valenumr said:
Sorry, I was joking a little. I think Earth escape is around 11 m/s, and solar system (from earth) is around 17 m/s. The question is sketchy unless you want to change gravity or the mass of the earth.
@haruspex has identified the primary sketchiness well enough: None of the figures depend on the mass of the satellite.

Changing gravity or the mass of the Earth does nothing to address that concern.

jbriggs444 said:
@haruspex has identified the primary sketchiness well enough. None of the figures depend on the mass of the satellite. Changing gravity or the mass of the Earth does nothing to address that concern.
Right. Also I meant km/s. The orbital velocity only depends on distance.

valenumr said:
Right. Also I meant km/s. The orbital velocity only depends on distance.
Well, okay, but wouldn't the orbital energy be higher (and therefore velocity vs distance) if Earth were more massive? Or of gravity were stronger. Sorry, I tend to talk fast and think slow.

jbriggs444 said:
It would appear that this is a problem that you made up yourself.

If 5.9 km/s yields a circular orbit then the required escape velocity at that altitude would be only ##\sqrt{2}## times as much: 8.3 km/s. The figure of 14.6 km/s is incorrect.
This is not the problem I made by myself. I also realized all the things you wrote, I even googled escape velocity of earth, which is 11.2 km/s. I also reverse calculated mass of Earth from given data and it did not match the actual mass of earth. I am just afraid I missed something, like misinterpreting the question, so I posted it here.

Thank you jbriggs444

valenumr said:
Well, okay, but wouldn't the orbital energy be higher (and therefore velocity vs distance) if Earth were more massive? Or of gravity were stronger. Sorry, I tend to talk fast and think slow.
Yes. Orbital velocity and energy would be higher. And escape velocity and energy would be higher.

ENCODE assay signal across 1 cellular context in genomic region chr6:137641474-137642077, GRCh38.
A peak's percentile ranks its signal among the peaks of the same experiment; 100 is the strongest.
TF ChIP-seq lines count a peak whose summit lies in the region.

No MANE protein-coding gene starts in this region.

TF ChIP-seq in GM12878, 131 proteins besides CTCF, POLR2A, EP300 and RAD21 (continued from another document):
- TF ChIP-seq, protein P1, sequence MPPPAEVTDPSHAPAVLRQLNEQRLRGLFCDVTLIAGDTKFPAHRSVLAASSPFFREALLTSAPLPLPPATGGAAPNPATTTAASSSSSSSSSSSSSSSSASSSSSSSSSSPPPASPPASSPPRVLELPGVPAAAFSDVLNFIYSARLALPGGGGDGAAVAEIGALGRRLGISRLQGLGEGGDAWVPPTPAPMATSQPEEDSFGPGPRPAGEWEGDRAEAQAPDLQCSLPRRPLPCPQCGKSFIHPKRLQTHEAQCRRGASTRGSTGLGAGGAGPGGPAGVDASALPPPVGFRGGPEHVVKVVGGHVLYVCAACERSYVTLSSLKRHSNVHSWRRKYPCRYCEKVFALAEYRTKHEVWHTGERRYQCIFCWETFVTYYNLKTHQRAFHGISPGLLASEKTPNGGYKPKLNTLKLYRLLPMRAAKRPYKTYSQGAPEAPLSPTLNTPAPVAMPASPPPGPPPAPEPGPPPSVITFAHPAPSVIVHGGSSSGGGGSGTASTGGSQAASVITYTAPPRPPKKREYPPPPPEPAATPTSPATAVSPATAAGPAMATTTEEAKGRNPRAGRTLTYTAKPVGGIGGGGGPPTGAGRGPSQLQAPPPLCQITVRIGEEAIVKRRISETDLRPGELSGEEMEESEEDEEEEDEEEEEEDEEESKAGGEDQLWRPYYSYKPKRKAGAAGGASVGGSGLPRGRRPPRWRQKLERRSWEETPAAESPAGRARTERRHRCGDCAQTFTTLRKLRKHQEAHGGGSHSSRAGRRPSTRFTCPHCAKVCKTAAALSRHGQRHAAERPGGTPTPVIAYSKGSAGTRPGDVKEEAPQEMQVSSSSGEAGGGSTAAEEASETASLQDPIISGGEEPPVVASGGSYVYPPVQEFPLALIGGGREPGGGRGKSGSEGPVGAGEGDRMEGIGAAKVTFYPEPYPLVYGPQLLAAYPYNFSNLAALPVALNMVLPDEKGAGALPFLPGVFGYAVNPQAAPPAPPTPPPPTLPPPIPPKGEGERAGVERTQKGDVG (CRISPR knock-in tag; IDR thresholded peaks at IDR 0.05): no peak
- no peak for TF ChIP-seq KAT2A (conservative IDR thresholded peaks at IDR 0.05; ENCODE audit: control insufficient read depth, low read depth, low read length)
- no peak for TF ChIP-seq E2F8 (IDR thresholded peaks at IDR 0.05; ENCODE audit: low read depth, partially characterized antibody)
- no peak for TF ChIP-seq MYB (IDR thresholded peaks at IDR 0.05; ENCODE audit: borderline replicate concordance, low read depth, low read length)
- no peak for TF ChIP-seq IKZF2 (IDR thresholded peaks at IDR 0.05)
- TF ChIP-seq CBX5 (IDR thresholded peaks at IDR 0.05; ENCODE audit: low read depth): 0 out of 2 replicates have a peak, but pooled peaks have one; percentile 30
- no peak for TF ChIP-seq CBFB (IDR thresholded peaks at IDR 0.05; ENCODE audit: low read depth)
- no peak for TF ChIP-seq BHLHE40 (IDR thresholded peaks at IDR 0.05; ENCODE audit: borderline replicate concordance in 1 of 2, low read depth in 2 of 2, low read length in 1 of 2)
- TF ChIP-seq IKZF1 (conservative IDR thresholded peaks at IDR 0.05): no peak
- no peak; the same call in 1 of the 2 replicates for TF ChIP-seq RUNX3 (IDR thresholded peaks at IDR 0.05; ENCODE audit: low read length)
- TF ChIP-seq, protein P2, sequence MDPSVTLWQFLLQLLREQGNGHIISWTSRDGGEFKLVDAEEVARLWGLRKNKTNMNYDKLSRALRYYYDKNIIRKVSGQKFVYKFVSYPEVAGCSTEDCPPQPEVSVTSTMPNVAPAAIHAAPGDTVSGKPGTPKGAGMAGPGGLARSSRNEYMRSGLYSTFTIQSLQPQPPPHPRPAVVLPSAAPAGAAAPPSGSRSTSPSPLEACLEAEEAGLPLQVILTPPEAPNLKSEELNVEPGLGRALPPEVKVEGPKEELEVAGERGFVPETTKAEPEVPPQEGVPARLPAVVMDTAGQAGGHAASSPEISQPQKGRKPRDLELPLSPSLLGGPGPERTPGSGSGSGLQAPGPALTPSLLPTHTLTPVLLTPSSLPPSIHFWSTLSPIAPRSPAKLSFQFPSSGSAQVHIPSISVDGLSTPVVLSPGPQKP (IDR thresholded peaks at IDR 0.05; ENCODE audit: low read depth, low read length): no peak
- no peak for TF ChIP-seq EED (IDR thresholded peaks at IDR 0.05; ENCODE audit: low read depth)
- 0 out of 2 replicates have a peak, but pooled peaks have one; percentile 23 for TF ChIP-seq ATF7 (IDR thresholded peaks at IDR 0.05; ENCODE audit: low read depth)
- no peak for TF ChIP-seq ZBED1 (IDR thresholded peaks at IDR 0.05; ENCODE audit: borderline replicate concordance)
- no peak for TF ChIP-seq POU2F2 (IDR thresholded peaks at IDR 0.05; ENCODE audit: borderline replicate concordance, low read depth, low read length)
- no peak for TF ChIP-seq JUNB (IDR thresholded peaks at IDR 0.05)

Say that you quadruple the mass of the planet. Or quadruple gravity. But you still arrange for a circular orbit at the prescribed radius. Escape energy has quadrupled, obviously. So escape velocity has doubled. Now we need centrifugal force (##\frac{mv^2}{r}##) to quadruple. So orbital velocity has doubled. And orbital energy has quadrupled.

So the ratio of orbital energy to escape energy has remained constant. As has the ratio of orbital velocity to escape velocity.

valenumr
jbriggs444 said:
Yes. Orbital velocity and energy would be higher. And escape velocity and energy would be higher.

Say that you quadruple the mass of the planet. Or quadruple gravity. Escape energy has quadrupled, obviously. So escape velocity has doubled. Now we need centrifugal force (##\frac{mv^2}{r}##) to quadruple. So orbital velocity has doubled. And orbital energy has quadrupled.

So the ratio of orbital energy to escape energy has remained constant. As has the ratio of orbital velocity to escape velocity.
I was trying to make the numbers given make sense. But obviously it can't work.

jbriggs444
In general, the motion in the gravity field can tell us nothing about the satellite mass. All masses fall with similar motion in the gravify field. I suggest this is a poorly phrased problem

mpresic3 said:
I suggest this is a poorly phrased problem
Just for fun and pedantry, I think it's only problematic because we are assuming the satellite is of negligible mass compared to Earth.

The math is beyond me but I wonder if there is as solution for that orbital v and escape v if the satellite's mass is a sizable fraction of the Earth.

## What is the formula for calculating the mass of a satellite?

The formula for calculating the mass of a satellite is:
Mass = (Gravitational Constant x Orbit Radius^2) / (Gravitational Acceleration x Period^2)

## What is the gravitational constant?

The gravitational constant, denoted by G, is a fundamental physical constant that represents the strength of the gravitational force between two objects. It is approximately equal to 6.674 x 10^-11 Nm^2/kg^2.

## What is the orbit radius of a satellite?

The orbit radius of a satellite is the distance between the center of the satellite and the center of the body it is orbiting. This can be measured in meters (m) or kilometers (km).

## What is the gravitational acceleration?

The gravitational acceleration, denoted by g, is the acceleration due to gravity at the surface of a celestial body. On Earth, it is approximately equal to 9.8 m/s^2.

## How do I calculate the period of a satellite?

The period of a satellite is the time it takes for the satellite to complete one full orbit around the body it is orbiting. It can be calculated using the formula:
Period = 2π x √(Orbit Radius^3 / Gravitational Acceleration)